Gibson Guitar Board: Restoration vs Repair vs just leave her alone - Gibson Guitar Board

Jump to content

Page 1 of 1
  • You cannot start a new topic
  • You cannot reply to this topic

Restoration vs Repair vs just leave her alone My highly modified and somewhat historic Les Paul, Jr.

Poll: What should happen to my guitar? (14 member(s) have cast votes)

Restore, Repair, Sell, or Leave it alone?

  1. Restore it (4 votes [28.57%] - View)

    Percentage of vote: 28.57%

  2. Just repair the flaws (7 votes [50.00%] - View)

    Percentage of vote: 50.00%

  3. Sell it and make some money (0 votes [0.00%])

    Percentage of vote: 0.00%

  4. Leave it as-is, it's got history! (3 votes [21.43%] - View)

    Percentage of vote: 21.43%

Vote Guests cannot vote

#1 User is offline   59lespauljr 

  • Newbie
  • Group: Members
  • Posts: 1
  • Joined: 08-March 12

Posted 08 March 2012 - 10:16 AM

I have owned a 1959 double-cutaway Les Paul, Jr since 1972. I purchased it in Greenwich, CT from (long gone) Spratt Music on Greenwich Avenue. While I was in the store, Michael Bruce (Guitarist for the original Alice Cooper Band) walked in and handed the Junior to the store manager and said "sell it".

Needless to say, I purchased it the minute he left. For $200. It is highly modified, has a crappy repaint, Schaller heads, a humbucker, and an amateur did the sloppy soldering on the rewiring. The bridge is a cheap Seymour Duncan-style knockoff. The volume and tone knobs are newer Les Paul style. It is a screamer, though. I've always wondered whether of not it was used on any of their albums.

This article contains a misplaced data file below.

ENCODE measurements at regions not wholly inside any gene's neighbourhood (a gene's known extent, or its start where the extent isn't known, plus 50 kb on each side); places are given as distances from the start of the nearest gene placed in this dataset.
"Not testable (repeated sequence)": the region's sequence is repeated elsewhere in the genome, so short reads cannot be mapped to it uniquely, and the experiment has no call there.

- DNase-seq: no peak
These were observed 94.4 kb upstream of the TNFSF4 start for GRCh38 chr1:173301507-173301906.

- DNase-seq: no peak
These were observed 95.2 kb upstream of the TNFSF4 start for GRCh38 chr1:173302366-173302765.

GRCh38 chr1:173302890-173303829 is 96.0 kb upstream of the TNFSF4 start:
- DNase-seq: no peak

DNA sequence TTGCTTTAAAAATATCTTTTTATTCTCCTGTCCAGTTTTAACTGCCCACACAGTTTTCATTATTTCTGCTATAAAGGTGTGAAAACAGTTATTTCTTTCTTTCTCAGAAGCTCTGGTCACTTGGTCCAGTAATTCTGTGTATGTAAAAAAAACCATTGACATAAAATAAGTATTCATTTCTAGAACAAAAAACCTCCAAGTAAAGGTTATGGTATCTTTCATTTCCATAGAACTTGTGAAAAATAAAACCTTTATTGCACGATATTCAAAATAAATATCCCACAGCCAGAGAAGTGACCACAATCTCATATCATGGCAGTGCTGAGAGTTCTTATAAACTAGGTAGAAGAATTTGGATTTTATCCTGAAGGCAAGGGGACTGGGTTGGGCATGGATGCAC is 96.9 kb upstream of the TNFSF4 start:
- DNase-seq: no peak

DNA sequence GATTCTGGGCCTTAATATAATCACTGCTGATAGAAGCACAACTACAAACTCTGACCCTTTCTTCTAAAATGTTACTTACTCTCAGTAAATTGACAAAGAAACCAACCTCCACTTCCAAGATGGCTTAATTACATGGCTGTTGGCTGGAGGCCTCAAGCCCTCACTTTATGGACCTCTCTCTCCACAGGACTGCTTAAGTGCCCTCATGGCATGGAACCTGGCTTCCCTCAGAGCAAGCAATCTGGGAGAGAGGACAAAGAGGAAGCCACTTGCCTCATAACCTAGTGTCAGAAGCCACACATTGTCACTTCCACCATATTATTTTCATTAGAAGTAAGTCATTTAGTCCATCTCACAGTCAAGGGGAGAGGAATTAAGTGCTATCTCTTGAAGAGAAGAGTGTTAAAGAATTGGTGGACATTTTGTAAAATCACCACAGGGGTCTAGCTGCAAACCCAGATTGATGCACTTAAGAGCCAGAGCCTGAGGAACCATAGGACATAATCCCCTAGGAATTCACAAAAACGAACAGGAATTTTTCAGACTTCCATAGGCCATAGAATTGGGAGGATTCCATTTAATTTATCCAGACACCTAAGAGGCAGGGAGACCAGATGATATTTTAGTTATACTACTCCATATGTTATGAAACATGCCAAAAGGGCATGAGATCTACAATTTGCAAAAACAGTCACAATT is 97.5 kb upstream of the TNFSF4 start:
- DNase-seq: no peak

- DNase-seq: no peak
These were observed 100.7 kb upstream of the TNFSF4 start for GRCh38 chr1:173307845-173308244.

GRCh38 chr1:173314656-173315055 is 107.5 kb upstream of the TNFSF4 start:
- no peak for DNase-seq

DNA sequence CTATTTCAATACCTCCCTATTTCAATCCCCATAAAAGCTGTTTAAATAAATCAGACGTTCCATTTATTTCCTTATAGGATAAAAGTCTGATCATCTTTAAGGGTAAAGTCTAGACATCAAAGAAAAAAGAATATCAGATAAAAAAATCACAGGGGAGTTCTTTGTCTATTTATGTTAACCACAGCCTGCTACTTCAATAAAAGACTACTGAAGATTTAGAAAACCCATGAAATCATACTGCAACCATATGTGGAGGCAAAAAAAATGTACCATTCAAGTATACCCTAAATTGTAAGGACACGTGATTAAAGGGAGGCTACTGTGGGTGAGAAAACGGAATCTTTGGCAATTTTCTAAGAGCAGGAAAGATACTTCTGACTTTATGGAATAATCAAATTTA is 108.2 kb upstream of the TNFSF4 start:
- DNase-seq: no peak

The strings are a bit off-center on the neck. The neck has never been refinished, so the head has a nice vintage look to it. There is definitely an issue with tuning...when I press down on the third string at the 5th fret, the note is a bit sharp. It ain't easy to keep this guitar in tune, in fact you have to fudge the tuning of the 3rd string depending on whether you're playing open chords or up the neck.

Although I mostly play my Strat, now and again I pick up the old girl and keep her happy.

Attached thumbnail(s)

  • Attached Image: _DSC0004.JPG
  • Attached Image: _DSC0005.JPG


#2 User is offline   tmoney 

  • Member
  • Group: Repair & Restoration
  • Posts: 26
  • Joined: 30-December 11

Posted 08 March 2012 - 10:31 AM

View Post59lespauljr, on 08 March 2012 - 10:16 AM, said:

I have owned a 1959 double-cutaway Les Paul, Jr since 1972. I purchased it in Greenwich, CT from (long gone) Spratt Music on Greenwich Avenue. While I was in the store, Michael Bruce (Guitarist for the original Alice Cooper Band) walked in and handed the Junior to the store manager and said "sell it".

Needless to say, I purchased it the minute he left. For $200. It is highly modified, has a crappy repaint, Schaller heads, a humbucker, and an amateur did the sloppy soldering on the rewiring. The bridge is a cheap Seymour Duncan-style knockoff. The volume and tone knobs are newer Les Paul style. It is a screamer, though. I've always wondered whether of not it was used on any of their albums.

The strings are a bit off-center on the neck. The neck has never been refinished, so the head has a nice vintage look to it. There is definitely an issue with tuning...when I press down on the third string at the 5th fret, the note is a bit sharp. It ain't easy to keep this guitar in tune, in fact you have to fudge the tuning of the 3rd string depending on whether you're playing open chords or up the neck.